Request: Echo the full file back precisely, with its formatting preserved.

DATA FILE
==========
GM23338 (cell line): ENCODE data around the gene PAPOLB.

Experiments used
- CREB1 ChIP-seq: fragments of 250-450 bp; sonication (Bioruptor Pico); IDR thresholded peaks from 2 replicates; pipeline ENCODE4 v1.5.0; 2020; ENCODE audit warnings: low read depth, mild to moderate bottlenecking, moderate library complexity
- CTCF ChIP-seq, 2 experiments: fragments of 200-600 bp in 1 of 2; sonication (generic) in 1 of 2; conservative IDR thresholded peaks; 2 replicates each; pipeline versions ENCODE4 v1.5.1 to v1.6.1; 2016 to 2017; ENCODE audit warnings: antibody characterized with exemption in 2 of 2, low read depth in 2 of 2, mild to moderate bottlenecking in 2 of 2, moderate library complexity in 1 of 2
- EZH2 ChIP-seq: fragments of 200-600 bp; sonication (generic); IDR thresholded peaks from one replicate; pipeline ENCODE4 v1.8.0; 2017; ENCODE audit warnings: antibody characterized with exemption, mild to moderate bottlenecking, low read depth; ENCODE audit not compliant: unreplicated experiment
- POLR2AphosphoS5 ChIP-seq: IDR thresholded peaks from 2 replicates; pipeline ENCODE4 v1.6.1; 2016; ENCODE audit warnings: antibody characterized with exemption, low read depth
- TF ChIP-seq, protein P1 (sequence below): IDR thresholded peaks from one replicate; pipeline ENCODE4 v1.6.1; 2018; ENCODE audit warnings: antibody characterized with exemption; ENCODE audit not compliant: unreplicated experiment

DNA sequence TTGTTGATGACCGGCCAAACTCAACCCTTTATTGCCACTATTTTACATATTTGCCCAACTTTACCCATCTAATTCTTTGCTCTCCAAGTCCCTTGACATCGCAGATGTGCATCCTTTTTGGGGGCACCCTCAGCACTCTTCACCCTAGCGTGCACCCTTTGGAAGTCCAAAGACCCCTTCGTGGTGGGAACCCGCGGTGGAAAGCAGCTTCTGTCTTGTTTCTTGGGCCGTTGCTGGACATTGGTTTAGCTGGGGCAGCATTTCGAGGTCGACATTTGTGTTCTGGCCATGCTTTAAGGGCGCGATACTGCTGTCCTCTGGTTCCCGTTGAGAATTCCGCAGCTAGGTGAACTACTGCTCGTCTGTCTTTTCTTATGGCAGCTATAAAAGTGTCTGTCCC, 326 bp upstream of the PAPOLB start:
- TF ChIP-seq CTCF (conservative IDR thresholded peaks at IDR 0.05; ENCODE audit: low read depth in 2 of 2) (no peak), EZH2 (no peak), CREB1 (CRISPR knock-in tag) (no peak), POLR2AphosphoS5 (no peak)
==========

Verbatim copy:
GM23338 (cell line): ENCODE data around the gene PAPOLB.

Experiments used
- CREB1 ChIP-seq: fragments of 250-450 bp; sonication (Bioruptor Pico); IDR thresholded peaks from 2 replicates; pipeline ENCODE4 v1.5.0; 2020; ENCODE audit warnings: low read depth, mild to moderate bottlenecking, moderate library complexity
- CTCF ChIP-seq, 2 experiments: fragments of 200-600 bp in 1 of 2; sonication (generic) in 1 of 2; conservative IDR thresholded peaks; 2 replicates each; pipeline versions ENCODE4 v1.5.1 to v1.6.1; 2016 to 2017; ENCODE audit warnings: antibody characterized with exemption in 2 of 2, low read depth in 2 of 2, mild to moderate bottlenecking in 2 of 2, moderate library complexity in 1 of 2
- EZH2 ChIP-seq: fragments of 200-600 bp; sonication (generic); IDR thresholded peaks from one replicate; pipeline ENCODE4 v1.8.0; 2017; ENCODE audit warnings: antibody characterized with exemption, mild to moderate bottlenecking, low read depth; ENCODE audit not compliant: unreplicated experiment
- POLR2AphosphoS5 ChIP-seq: IDR thresholded peaks from 2 replicates; pipeline ENCODE4 v1.6.1; 2016; ENCODE audit warnings: antibody characterized with exemption, low read depth
- TF ChIP-seq, protein P1 (sequence below): IDR thresholded peaks from one replicate; pipeline ENCODE4 v1.6.1; 2018; ENCODE audit warnings: antibody characterized with exemption; ENCODE audit not compliant: unreplicated experiment

DNA sequence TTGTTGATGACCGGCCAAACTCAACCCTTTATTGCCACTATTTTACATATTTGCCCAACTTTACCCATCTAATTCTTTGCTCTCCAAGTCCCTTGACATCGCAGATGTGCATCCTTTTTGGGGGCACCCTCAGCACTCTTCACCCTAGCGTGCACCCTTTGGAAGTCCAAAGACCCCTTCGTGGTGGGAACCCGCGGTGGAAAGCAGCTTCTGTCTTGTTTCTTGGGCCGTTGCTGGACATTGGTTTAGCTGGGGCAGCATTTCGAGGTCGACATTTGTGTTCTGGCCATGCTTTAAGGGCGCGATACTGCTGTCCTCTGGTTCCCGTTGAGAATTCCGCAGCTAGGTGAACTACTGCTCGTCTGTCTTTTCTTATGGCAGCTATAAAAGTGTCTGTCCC, 326 bp upstream of the PAPOLB start:
- TF ChIP-seq CTCF (conservative IDR thresholded peaks at IDR 0.05; ENCODE audit: low read depth in 2 of 2) (no peak), EZH2 (no peak), CREB1 (CRISPR knock-in tag) (no peak), POLR2AphosphoS5 (no peak)